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Local News

  • Head Start receives stimulus funds

    Rooftop of Virginia Community Action Program Head Start received $510,513 in federal economic stimulus funds to begin offering an Early Head Start program in May, which will serve 72 income eligible infants, toddlers and pregnant women.

    The money is part of the American Recovery and Reinvestment Act.

  • Cottage Industry

    HILLSVILLE — Through blowing snow and cold, painting and finishing at the workshop keeps on going.

    Undeterred by winter weather, freezing temperatures and wind chills, Cottage 6D at the Southwestern Virginia Training Center stays warm and toasty as workers try and keep pace with orders for custom-made signs and other wood products.

    Staff and residents alike concentrate on tasks like painting, sanding, sealing and assembling cutting boards, customized signs, wall shelves, ornaments and replica sleds emblazoned with scenes of weather and a family's name.

  • Arson charges filed

    MOUTH OF WILSON — A North Carolina man has been charged with arson in connection with what investigators said was a "suspicious barn fire" earlier this month.

    Grayson Sheriff Richard Vaughan said Andrew Clay Farmer, 27, of Jefferson, N.C., has been charged with arson and felony child endangerment in connection with the barn fire that occurred on Dec. 4 on Woodcrest Road in Mouth of Wilson.

    The 30-by-60-foot hay barn was owned by Dwight Furches of Furches Evergreens in West Jefferson, N.C.

  • Kaine: End car tax, raise state income tax

    RICHMOND — If Gov. Timothy M. Kaine has his way, Virginia's widely despised car tax will vanish in the rear view mirror. Ending the state car tax subsidy and replacing the lost local revenue with another levy is a key piece of Kaine's final budget before leaving office.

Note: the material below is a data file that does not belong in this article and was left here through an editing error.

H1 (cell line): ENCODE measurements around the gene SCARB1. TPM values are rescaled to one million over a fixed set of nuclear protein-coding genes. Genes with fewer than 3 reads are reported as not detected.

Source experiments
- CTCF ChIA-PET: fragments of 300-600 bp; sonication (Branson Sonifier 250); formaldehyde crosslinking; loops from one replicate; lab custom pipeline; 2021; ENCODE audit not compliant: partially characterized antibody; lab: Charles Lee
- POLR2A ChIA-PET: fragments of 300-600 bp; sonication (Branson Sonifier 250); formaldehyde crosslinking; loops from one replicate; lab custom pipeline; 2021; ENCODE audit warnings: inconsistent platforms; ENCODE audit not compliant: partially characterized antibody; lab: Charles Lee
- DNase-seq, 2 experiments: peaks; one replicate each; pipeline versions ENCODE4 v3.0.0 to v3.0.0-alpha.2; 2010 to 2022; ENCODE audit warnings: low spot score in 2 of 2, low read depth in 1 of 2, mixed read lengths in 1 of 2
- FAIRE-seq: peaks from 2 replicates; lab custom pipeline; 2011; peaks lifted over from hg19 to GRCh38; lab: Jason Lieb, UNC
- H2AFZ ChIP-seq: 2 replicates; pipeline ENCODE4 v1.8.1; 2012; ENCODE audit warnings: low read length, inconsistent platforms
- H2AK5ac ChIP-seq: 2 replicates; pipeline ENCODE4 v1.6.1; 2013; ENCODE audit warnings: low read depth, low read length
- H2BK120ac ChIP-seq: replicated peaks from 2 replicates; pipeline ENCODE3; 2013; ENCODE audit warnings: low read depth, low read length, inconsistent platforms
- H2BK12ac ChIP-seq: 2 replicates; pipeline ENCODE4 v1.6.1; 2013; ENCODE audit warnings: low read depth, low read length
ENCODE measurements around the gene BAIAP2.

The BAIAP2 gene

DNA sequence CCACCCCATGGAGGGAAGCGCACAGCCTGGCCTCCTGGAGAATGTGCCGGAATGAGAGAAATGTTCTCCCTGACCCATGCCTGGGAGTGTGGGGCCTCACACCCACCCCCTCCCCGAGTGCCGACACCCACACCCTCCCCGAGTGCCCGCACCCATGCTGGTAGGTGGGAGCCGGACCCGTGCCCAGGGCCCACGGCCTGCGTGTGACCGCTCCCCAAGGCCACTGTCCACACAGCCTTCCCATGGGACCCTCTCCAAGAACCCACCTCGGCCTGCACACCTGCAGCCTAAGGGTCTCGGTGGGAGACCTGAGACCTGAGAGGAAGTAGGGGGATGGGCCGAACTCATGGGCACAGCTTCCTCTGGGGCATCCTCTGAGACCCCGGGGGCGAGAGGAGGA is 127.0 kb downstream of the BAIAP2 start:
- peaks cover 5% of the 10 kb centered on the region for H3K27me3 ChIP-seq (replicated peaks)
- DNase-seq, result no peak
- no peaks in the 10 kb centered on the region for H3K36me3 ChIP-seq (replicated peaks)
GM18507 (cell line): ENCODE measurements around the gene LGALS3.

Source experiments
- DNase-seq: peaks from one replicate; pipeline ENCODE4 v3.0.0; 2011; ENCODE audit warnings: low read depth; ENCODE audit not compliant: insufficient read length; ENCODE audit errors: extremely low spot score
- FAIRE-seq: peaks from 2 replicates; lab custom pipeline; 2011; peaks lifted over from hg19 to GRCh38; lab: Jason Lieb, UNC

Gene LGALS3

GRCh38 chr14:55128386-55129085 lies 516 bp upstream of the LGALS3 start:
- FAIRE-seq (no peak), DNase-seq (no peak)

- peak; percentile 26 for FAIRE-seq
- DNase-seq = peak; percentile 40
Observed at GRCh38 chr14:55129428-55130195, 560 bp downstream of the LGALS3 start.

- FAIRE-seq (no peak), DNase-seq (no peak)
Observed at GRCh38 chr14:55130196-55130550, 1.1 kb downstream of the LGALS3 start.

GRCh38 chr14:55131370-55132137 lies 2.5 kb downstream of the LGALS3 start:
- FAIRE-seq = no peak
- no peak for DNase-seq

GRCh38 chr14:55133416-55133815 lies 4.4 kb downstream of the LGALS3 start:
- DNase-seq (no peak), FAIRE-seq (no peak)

The governor wants to give localities a share of a new income tax the state would collect and distribute in exchange for abolishing the car tax.

  • Schools building up to Phase III

    HILLSVILLE — Educators continue to build toward a third round of facility improvements, as the Carroll School Board decided to seek proposals from construction management firms at the Dec. 8 meeting.

  • Winter Wonderland

    Though roads in Carroll County got anywhere from a foot to 18 inches of snow Friday and Saturday, most incidents that state police responded to involved vehicles getting stuck in the snow, according to the authorities. The southbound lanes at Poplar Camp on Interstate 77 slowed to a stop because of tractor-trailers that couldn't make it up the hill there.

    Gov. Tim Kaine declared a weather emergency, which allowed the Virginia Department of Transportation to use all available resources to deal with the snow.

  • Public record for 12/30/09 edition

    Editor’s Note: This information is taken from open court records and is a matter of public record. The listings are complete. The newspaper, as a matter of fairness, will not honor requests to omit any listing.  For information on this column or questions, call 236-5178, ext. 213.

    District Court

    These sentences were recorded in May in the Carroll County General District Court Office, Hillsville:

    Daniel Alvin Lester of Austinville, guilty of operating without lights; pay $30 fine and $71 costs.

  • Property won't be assessed this year

    HILLSVILLE — Hoping that the real estate market will stabilize soon, the Carroll County Board of Supervisors on Dec. 7 voted to delay its required reassessment of property values for one year.

    For the second meeting in a row, County Administrator Gary Larrowe relayed a report from Assessor Janie Harrison, saying the elected officials needed to either seek a third party to do the reassessment or delay it from its four-year interval.

  • Race In plans evolve

    HILLSVILLE — Even as work proceeded on the new Race In, Hillsville Town Council approved some modifications to the facility.

    Owner Greg Crowder has mounted the expansion of the Marathon gas station and convenience store as a way to keep up his business traffic, despite the U.S. 58 bypass that's destined to divert drivers around the town.

    Plans have included building a bigger store, state-of-the-art gas pumps with video screens, doubling the employees and adding a fast food restaurant.

  • State: Grayson can afford to pay more

    INDEPENDENCE — Grayson County may not be alone when it comes to a decrease in state funding, but it didn't make the news any easier to swallow.

    Julie Bear, the school system's finance director, brought the bad news to the school board Monday night: the school system's composite index has risen nearly 22 percent, which means the state has calculated that Grayson County should be able to pay more towards the school system's budget than it has previously.